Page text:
Tuesday, 9 August 2016

Australian Census 2016 and the 'No religion' option

So, apparently this piece of idiocy is doing the rounds on social media.

It's a shame that people are falling for it. Let me analyse it... 

If this came from a Lawyer, it was from one who got their degree on the back of a cornflakes box.

Yes, the Census is Tuesday the 9th of August.

"For the first time this year there will be a 'no religion' option" <- Wrong. The no religion option has been there since 1991. It's just that this time, it's at the top.

Yes, the Muslim population will mark 'Muslim' on the form. All 2.2% of them. About 475,000 people. Fewer, it might be added, than Buddhists at 2.5% or 529,000 people. Christians, conversely, made up about 61% of the population in the 2011 census or 13,150,600 people - significantly higher than the 2.2% of Muslims.

The largest group among the Christians are the Catholics at 25.3% or 5,439,200 people. The 'no religion' total is about 22.3% or 4,796,800 people. About 800,000 people behind the Catholics (not Christians in general - just the Catholics).

"Eventhough you may now have no religion, please consider enter the religion you were christened or born into" <- This is asking you to lie on your census form, which I think you'll find is illegal (I'm struggling to find out for certain). Hardly advice you'd expect from a lawyer.

"Otherwise in time Australia will officially be declared a Muslim country" <- There are 5,000,000 more *Catholics* in Australia than Muslims. Not Christians in general, just Catholics. For Muslims to be the highest sub-group approximately 2,500,000 people who put Catholic on the last census would have to put MUSLIM on this one. That's simply not going to happen.

And even then, the 3,000,000 *Muslims* would still be behind the 7,711,000 remaining Christians and would still be behind the nearly 5 million 'no religion' people.

But...No one is asking Catholics to put "Muslim" on their form. People are asking that if you are 'no religion' you put 'no religion'.

Approximately 22.3% or 4,769,000 people marked No Religion on the 2011 census. When a similar change was made to the New Zealand census, the 'no religion' response grew about 7%. If that were to happen in Australia - and ONLY from the Christians, it would see No Religion rise to about 6,330,000 people and Christians drop to about 10,550,000 people. STILL significantly higher than any other group, and MORE than 10 MILLION people higher than 'Muslims'.

Please don't fall for the nonsense. Please don't be 'scared' into lying on your census form because of morons. Say no to bullshit

Tuesday, 2 August 2016

Society vs God

There seems to be a school of thought among certain believers that without their version of 'God' life is meaningless and there's no motivation to be good. There's no motivation to improve oneself or the society in which one resides. 

As an atheist who is not an anarchist, who is not trying to do my best to destroy society as I know it, to me the above train of thought is somewhat odd. 

The idea among some (most? all?) believers is that we do 'good' (what is good?) on earth so 1: We please god. 2: We can get into heaven. Essentially being rewarded for doing what god wants.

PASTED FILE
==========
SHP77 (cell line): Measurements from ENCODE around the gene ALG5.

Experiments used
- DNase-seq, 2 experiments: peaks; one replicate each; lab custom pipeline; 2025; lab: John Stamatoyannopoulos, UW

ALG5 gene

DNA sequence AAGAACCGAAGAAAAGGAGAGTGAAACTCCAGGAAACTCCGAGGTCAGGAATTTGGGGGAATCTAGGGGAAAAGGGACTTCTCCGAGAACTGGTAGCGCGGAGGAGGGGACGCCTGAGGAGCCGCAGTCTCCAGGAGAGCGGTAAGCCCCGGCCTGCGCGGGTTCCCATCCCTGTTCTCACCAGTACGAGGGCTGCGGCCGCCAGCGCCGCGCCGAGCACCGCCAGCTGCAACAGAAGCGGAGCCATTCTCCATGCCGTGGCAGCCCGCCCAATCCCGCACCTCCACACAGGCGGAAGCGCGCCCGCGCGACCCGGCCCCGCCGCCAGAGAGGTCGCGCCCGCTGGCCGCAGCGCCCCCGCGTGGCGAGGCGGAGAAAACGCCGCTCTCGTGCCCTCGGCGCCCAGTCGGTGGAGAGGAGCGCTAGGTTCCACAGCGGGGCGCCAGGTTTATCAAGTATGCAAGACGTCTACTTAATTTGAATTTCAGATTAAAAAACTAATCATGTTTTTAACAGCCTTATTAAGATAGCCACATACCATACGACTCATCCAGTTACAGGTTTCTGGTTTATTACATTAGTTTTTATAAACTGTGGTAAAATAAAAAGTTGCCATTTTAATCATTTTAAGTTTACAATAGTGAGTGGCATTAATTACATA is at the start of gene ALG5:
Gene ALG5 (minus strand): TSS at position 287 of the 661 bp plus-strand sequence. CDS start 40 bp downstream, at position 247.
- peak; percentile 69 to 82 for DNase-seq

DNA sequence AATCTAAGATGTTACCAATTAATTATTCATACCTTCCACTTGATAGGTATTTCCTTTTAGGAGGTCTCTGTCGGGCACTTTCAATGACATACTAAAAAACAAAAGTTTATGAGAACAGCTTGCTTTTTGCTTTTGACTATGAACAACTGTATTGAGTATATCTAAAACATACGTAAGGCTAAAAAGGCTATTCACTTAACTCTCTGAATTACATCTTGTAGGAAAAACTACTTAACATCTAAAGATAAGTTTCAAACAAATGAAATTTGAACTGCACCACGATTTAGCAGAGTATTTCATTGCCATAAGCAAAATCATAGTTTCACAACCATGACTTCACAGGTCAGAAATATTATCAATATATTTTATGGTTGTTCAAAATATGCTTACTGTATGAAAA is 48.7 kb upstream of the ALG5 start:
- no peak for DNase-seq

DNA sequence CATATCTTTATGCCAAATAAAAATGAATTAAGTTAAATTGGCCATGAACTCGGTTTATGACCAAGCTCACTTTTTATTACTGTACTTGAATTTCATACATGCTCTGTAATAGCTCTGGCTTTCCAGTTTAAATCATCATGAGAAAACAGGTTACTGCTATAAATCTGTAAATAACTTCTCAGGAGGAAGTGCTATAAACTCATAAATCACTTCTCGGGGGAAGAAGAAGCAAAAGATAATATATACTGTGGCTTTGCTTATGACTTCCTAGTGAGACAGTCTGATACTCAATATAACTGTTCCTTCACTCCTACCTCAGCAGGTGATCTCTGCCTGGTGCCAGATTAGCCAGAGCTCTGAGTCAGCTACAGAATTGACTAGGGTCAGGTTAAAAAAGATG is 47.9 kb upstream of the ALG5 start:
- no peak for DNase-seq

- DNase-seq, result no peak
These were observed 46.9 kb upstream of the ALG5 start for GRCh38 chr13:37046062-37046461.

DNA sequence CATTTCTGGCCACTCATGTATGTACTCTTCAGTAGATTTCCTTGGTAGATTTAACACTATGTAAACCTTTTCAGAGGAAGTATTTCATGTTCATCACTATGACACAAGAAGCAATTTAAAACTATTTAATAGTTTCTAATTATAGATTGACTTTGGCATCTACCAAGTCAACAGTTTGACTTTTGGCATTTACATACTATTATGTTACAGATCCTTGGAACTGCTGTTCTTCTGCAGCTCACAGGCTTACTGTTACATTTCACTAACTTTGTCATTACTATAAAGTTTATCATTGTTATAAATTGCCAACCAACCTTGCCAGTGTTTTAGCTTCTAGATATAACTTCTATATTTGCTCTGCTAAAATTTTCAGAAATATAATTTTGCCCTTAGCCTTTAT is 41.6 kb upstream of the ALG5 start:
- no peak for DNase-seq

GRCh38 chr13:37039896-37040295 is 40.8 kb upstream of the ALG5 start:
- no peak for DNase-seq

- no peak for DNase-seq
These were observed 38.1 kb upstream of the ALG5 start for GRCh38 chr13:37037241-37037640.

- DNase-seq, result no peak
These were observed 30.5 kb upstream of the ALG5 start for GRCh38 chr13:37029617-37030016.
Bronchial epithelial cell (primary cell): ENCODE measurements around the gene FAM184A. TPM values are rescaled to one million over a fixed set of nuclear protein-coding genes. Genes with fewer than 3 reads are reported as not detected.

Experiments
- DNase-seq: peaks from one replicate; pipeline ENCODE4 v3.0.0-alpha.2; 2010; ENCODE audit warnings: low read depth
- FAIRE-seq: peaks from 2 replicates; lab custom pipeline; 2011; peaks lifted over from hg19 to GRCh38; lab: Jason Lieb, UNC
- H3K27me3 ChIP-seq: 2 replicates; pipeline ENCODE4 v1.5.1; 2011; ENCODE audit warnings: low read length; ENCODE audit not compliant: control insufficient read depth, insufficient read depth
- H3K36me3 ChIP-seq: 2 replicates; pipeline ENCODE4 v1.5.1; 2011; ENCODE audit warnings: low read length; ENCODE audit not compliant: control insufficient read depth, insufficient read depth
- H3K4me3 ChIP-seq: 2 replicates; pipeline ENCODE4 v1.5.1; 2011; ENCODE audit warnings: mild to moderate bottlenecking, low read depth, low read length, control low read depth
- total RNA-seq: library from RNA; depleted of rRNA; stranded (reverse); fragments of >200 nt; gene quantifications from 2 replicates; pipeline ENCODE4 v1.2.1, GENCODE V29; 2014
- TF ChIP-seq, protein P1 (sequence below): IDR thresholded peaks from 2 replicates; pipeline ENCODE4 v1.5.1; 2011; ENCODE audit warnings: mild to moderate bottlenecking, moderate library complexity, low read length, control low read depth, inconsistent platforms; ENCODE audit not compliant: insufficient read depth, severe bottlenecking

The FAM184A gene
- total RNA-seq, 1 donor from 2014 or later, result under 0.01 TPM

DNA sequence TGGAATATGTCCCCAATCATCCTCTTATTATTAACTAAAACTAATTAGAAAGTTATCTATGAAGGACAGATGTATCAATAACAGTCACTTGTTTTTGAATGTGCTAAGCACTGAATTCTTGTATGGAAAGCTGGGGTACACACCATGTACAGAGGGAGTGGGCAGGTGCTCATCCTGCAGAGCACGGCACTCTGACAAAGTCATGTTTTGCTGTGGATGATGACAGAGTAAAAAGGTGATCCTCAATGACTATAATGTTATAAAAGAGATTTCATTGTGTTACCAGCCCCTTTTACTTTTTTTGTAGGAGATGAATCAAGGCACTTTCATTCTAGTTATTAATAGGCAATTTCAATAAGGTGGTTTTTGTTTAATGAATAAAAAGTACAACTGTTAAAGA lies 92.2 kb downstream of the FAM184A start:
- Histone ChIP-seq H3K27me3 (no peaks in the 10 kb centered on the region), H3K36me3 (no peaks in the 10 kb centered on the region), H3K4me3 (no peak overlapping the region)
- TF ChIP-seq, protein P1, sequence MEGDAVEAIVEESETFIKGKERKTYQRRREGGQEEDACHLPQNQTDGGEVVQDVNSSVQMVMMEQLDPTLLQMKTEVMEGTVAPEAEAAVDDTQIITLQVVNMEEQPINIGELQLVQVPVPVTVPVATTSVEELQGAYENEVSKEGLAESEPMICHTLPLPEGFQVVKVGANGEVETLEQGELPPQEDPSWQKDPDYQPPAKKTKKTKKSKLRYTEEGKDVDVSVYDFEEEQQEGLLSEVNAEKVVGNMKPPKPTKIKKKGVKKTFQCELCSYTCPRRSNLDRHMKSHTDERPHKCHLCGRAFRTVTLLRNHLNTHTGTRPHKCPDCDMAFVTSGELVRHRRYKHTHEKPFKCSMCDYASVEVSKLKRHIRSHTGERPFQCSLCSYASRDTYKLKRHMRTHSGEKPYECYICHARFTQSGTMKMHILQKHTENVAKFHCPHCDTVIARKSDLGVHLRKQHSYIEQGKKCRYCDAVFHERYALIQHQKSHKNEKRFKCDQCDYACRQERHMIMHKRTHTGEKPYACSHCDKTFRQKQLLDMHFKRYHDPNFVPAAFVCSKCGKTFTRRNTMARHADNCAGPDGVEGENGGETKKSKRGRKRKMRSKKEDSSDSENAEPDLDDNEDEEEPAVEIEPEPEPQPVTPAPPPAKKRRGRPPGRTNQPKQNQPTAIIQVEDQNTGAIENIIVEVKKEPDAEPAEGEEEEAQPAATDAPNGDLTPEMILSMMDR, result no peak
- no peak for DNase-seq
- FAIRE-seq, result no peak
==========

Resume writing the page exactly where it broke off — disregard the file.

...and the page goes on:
Side note - of course it gets complex when we talk about things such as salvation and redemption. We can, seemingly, get away with (almost) anything if we repent. John 14:6 seems to suggest that no matter what one does in the way of good deeds, if you don't believe in, and accept, Jesus as your saviour, there's no heaven for you. 


For the sake of simplicity, let's go with Do good. Believe in god. Get into heaven. 

Seems like pretty good motivation to be a good person, I guess. Then there's the opposite side of the scale - hell. The Jews don't really have hell. Christians have told me it's eternal torture in a lake of fire. Christians have also told me hell is simply separation from God (whatever that means). I have had a group of very angry appearing Muslims literally yelling at me (et. al.) that Christopher Hitchens was in hell simply because he didn't believe in God. 

Again, for the sake of simplicity, let's go with: Do bad. Don't believe in God. End up in Hell. 

Seems like pretty good motivation to not do bad, I guess. 

But for me, the atheist, I have no heavenly motivation or threat of hell to make me do good, or stop me from doing bad. I can choose to do as much bad as I want and not fear the post-life repercussions. 

So....why aren't I out raping, stealing, and killing as much as I want? Well, I am. As much as I want, happens to be zero. 

What stops me? There is no short answer, but I can tell you one thing...it's not 'I don't want to go to jail'. 

The quote from Abraham Lincoln comes to mind: 
“When I do good, I feel good. When I do bad, I feel bad. That's my religion.”
Put this alongside the Golden Rule and you've a pretty good basis for a secular morality. Pretty good...but not perfect. 

For example, you'd not want a masochist to live by the Golden Rule and one person's idea of 'doing good' may vary vastly from someone else's idea. But it's a start. 

From here, you build a society based on empathy, and compassion. Let reason and logic guide decisions. Discuss all the alternatives and work together to conclude what's best.